Studies of the pervasive problem of medical errors have focused on the estimated 3 percent to 4 percent of hospitalized patients who received the wrong drug, dose or treatment, mistakes that experts say are implicated in the death of one in 10 of these victims.
Now a new study examining the largely overlooked problem of errors that don't appear until patients get home has concluded that the transition from hospital to home may be a source of errors that are more numerous, though less deadly, than mistakes made in hospitals.
Researchers from Harvard Medical School and the University of Ottawa report in the Feb. 4 issue of the Annals of Internal Medicine that nearly 20 percent of 400 patients discharged from a large, unnamed teaching hospital were victims of an "adverse event" that occurred after discharge and resulted from the care they received rather than an underlying disease or condition.
Although none of the 76 patients who suffered from a treatment-related problem when they got home died, 30 percent were temporarily disabled either by severe dehydration, serious diarrhea caused by an antibiotic, or a fall that resulted in rib fractures. Two patients suffered permanent disability, one from a life-threatening infection that followed a procedure and was not recognized while the patient was in the hospital.
The team concluded that two-thirds of these incidents, many of which were related to antibiotics and other drugs, could have been prevented or minimized by better communication among doctors or between doctors and patients.
"There's just a big voltage drop when patients go home from the hospital," observed researcher David W. Bates, an associate professor of medicine at Harvard and an expert in the field of medication errors.
Aftercare, Bates noted, tends to be spotty, poorly coordinated or nonexistent. "I think this has been an issue for a long time," said Bates, who added that he was surprised by the frequency of errors that surfaced once patients left the hospital. Post-discharge errors, Bates said, have received scant attention in part because they are much more difficult to study than the care of hospitalized patients.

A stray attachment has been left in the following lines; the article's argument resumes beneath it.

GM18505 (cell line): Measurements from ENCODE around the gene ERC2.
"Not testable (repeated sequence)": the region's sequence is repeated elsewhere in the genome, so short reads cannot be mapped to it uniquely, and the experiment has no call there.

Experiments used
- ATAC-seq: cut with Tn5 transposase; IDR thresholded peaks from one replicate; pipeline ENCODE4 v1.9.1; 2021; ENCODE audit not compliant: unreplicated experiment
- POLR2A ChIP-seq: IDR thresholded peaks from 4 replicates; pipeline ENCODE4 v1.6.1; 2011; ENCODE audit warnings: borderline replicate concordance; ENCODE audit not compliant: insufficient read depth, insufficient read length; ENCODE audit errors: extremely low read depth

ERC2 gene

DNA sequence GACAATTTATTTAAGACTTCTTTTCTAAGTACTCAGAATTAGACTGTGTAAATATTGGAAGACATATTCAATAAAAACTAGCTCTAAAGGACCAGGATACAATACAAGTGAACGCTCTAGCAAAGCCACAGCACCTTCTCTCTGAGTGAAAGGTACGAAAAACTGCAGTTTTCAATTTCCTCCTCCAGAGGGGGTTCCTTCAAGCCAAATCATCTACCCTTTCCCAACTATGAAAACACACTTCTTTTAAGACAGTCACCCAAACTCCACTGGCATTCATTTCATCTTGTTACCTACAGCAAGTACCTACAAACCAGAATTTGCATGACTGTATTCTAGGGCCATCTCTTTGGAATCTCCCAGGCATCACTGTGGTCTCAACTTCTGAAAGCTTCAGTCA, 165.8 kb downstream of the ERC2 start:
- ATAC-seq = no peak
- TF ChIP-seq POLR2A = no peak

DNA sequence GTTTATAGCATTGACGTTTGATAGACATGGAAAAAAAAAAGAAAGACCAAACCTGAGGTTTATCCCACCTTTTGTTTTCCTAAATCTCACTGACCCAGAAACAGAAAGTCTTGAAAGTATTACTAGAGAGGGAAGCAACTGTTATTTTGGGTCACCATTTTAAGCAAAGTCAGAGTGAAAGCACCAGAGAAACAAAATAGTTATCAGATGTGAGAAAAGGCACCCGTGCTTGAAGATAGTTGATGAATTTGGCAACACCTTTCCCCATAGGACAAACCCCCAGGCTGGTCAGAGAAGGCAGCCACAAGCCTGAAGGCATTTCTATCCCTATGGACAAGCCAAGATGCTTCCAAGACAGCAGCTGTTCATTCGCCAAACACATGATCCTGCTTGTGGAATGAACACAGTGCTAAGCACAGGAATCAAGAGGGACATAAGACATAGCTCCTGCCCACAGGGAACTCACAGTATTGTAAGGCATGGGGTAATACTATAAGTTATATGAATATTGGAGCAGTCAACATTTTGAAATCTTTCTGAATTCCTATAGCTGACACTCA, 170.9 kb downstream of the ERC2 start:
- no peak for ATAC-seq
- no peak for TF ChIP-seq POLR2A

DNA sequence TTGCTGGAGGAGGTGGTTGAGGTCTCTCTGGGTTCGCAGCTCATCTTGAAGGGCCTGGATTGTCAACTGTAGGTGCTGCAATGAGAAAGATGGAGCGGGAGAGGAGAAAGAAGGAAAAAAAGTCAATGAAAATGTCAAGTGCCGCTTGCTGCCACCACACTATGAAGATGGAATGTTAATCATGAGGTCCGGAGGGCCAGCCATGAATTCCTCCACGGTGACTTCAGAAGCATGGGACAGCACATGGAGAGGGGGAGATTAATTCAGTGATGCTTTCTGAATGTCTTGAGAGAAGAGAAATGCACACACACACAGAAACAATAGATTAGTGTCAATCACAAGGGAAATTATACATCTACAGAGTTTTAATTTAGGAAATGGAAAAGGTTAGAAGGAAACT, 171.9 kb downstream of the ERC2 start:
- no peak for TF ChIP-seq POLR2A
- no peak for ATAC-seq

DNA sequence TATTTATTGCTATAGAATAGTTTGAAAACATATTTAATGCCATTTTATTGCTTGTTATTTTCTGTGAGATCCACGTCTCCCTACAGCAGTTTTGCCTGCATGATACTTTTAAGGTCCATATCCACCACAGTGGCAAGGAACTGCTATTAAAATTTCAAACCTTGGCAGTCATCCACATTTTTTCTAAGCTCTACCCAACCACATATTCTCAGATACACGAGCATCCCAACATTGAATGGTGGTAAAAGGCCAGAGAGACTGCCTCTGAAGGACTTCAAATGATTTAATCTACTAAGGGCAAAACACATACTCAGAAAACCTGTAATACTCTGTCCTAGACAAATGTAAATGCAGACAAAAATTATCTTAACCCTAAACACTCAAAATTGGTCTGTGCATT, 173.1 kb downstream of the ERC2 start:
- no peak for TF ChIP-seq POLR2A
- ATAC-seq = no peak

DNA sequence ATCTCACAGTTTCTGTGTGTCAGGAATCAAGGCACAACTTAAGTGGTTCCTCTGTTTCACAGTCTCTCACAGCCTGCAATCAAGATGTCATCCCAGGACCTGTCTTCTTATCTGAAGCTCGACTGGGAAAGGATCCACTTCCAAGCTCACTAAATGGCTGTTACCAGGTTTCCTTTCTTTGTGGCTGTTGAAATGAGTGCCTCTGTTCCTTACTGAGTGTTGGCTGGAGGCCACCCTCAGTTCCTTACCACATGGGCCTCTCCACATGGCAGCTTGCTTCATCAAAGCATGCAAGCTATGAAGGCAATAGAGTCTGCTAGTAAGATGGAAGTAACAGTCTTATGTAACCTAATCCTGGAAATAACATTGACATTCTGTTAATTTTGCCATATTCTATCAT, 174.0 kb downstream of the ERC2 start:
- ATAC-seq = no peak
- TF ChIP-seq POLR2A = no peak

To assess the frequency of such problems, researchers contacted nearly 600 patients who had been discharged three weeks earlier from a general medical service.
Patients who could not be reached by telephone after 20 attempts were not included. Of the 400 who did respond, nearly two-thirds were women whose average age was 57; most had been hospitalized for lung or heart ailments.
Two board-certified internists independently reviewed the patients' charts and the results of telephone interviews with patients to determine whether they had suffered a treatment-related injury.
The reviewers also determined whether the post-release event could have been prevented altogether (by, for example, monitoring a patient on a blood-thinning drug), whether it could have been ameliorated (by treating insomnia that resulted from a steroid) or whether it was neither (as in the case of a patient who suffered a reaction at home to a drug not taken previously).
Half of the 76 patients did not seek additional medical attention. Among the half who did, 11 percent went to an emergency room and 24 percent were readmitted to the hospital.
Researchers concluded that all of the outright errors or remediable events were attributable to poor communication, a problem that experts say is epidemic in medicine. This problem appears to be getting worse as care becomes technically more complicated and the health care system becomes increasingly fragmented.
"I think it's cultural," said Bates. "Doctors think, 'I'll do a really good job with this piece of it and then the patient's not my responsibility' " once they are no longer under his or her care. Researchers noted that the hospital where the study was performed takes more pains than most: Doctors there send an e-mail detailing the medication prescribed to the patient's primary physician when a patient is discharged.
Experts say that patients are being discharged "quicker and sicker" and that it is rare for a doctor or nurse to call a patient to see how he or she is faring after discharge. Budget cuts also have made it increasingly difficult to arrange for a visiting nurse to see a patient shortly after discharge, a time when many problems surface.
There's another element, noted Debra Roter, a professor at Johns Hopkins School of Public Health and an expert in medical communication.
"Patients leave the hospital not knowing very much about what they need to do," Roter said, noting that written discharge instructions tend to be ambiguous or are written at a level too advanced for many patients.
And previous studies of oral communication have found that "physicians think they're doing a much more complete job than they are, and patients tend to hear less than is being given" because they are sick and stressed, she added.
"Once somebody gets home they may have a sense that something isn't right, but they don't know whom to call," she observed. Many patients, particularly the elderly, are reluctant to "bother" the doctor with a question, while others say they fear they will be seen as hypochondriacs.
Bates said that patients and their families should err on the side of calling and that hospitals need to redesign systems to improve communication during the transition from hospital to home.
While the rate of problems may seem high, Bates and his co-authors wrote, the true figure is probably greater than the 20 percent they detected. "The sicker patients who were disgruntled with hospital care, were too ill to speak on the phone for 20 minutes [or] were readmitted to the hospital" were omitted from the study.